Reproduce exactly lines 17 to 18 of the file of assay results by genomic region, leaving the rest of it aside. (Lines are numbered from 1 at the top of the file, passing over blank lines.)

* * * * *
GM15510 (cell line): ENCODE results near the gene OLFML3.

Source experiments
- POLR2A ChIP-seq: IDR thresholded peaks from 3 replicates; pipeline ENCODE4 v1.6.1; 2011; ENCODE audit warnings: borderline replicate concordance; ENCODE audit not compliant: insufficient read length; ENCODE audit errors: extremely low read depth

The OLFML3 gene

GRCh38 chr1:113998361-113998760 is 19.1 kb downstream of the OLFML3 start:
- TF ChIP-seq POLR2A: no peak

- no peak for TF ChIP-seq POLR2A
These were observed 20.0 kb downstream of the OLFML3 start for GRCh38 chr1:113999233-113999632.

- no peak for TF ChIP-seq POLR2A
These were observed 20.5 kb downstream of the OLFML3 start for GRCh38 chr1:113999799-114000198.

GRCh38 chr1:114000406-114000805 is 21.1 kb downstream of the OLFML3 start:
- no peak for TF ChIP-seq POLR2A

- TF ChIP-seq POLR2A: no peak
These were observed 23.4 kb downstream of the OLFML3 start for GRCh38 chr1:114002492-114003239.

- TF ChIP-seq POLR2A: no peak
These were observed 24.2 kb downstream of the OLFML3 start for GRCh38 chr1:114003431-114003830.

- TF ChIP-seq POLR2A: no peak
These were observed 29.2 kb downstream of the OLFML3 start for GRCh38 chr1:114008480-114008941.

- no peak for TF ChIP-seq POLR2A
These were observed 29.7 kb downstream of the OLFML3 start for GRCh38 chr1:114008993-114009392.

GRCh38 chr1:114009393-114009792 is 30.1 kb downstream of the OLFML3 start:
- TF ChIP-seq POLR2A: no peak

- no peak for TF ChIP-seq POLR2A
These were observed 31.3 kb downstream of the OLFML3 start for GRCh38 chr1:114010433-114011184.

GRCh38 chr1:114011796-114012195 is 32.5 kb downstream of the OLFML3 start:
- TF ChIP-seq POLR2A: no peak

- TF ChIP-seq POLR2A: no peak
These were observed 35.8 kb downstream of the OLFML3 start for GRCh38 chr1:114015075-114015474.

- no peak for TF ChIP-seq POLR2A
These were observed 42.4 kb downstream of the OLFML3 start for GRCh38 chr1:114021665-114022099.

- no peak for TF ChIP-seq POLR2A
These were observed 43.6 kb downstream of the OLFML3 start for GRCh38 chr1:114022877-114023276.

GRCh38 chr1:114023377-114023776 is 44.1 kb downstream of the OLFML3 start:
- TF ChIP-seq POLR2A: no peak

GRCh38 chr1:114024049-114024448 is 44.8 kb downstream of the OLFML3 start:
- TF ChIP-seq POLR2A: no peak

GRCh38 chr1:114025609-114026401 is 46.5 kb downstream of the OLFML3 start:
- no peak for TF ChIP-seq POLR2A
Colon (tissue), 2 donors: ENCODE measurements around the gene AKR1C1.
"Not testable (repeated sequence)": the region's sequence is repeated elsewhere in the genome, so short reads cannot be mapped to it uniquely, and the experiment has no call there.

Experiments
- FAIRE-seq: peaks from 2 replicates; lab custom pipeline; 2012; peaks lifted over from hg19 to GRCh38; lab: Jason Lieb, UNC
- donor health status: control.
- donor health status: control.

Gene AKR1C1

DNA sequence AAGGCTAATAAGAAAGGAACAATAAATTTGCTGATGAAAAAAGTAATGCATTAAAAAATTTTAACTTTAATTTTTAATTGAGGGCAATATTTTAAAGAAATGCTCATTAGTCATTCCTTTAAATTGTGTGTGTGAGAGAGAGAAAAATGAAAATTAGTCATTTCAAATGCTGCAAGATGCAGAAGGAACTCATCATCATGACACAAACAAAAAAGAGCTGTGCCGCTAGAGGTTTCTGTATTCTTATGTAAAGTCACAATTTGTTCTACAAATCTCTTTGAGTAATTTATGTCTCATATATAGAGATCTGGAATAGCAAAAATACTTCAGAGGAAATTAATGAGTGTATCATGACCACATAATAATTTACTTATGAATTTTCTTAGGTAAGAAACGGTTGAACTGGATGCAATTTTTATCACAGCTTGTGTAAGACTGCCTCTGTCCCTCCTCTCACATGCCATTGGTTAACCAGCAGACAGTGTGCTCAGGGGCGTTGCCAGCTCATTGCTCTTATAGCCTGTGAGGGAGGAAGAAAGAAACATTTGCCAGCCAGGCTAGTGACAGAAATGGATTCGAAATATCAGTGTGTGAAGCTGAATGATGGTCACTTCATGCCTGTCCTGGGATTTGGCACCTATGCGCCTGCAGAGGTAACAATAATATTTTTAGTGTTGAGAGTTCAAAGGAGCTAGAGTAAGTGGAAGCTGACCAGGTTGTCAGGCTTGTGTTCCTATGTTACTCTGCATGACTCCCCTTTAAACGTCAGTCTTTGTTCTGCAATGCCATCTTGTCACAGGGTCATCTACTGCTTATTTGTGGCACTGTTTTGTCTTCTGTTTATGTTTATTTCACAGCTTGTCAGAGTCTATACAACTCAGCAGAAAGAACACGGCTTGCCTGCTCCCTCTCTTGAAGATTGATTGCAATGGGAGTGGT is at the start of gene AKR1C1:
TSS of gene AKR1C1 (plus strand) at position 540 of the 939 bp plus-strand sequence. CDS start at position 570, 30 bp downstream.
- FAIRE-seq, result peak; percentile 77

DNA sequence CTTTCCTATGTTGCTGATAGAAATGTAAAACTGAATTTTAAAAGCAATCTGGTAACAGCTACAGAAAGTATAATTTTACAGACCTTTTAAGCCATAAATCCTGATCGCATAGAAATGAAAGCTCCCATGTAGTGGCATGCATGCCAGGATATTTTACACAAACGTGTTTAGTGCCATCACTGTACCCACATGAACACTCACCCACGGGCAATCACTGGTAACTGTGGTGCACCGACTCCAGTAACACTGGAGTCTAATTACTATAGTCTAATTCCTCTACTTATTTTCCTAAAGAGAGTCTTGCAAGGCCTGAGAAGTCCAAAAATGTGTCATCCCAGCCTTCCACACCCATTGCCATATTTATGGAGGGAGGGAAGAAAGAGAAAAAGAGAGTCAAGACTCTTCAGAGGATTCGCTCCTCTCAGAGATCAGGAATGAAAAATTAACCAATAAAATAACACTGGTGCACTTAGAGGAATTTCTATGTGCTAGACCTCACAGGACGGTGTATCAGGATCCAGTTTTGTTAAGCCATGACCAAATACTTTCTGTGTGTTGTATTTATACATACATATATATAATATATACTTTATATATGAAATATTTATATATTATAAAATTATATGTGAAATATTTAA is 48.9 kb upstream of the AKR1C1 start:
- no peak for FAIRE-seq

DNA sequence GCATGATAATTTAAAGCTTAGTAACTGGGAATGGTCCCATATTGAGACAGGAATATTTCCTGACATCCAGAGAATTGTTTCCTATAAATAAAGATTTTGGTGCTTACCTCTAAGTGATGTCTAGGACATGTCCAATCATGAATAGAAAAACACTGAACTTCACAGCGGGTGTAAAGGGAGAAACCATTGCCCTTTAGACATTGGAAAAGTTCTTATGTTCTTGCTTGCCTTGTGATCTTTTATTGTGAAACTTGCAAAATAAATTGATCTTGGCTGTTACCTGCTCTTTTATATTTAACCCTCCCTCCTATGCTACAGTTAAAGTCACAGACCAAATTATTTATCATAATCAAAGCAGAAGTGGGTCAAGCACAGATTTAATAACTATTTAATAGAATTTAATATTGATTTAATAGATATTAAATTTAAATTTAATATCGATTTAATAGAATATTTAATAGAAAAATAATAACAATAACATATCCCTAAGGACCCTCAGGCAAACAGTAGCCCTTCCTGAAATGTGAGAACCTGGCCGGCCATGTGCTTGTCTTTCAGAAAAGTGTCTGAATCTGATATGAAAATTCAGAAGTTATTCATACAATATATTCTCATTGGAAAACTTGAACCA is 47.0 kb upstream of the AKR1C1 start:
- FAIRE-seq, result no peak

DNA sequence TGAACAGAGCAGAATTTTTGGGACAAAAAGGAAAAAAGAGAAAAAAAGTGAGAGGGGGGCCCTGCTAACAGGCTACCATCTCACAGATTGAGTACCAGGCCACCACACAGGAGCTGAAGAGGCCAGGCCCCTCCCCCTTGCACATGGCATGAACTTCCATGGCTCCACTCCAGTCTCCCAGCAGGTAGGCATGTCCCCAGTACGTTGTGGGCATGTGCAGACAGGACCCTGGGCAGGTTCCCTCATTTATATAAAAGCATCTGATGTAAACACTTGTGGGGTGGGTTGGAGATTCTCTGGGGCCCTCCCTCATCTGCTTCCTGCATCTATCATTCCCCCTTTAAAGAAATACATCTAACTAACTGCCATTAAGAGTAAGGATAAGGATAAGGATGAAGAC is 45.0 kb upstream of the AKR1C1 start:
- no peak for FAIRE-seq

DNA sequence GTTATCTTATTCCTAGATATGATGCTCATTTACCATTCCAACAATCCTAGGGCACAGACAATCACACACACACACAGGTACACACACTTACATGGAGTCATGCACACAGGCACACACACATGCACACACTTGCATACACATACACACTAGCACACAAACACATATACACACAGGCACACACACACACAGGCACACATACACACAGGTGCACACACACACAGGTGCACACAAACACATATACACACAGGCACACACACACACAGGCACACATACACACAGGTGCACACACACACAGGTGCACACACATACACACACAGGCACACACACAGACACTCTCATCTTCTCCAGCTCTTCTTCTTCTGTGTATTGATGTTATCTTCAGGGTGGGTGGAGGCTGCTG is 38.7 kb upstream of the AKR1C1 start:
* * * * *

- TF ChIP-seq POLR2A: no peak
These were observed 29.2 kb downstream of the OLFML3 start for GRCh38 chr1:114008480-114008941.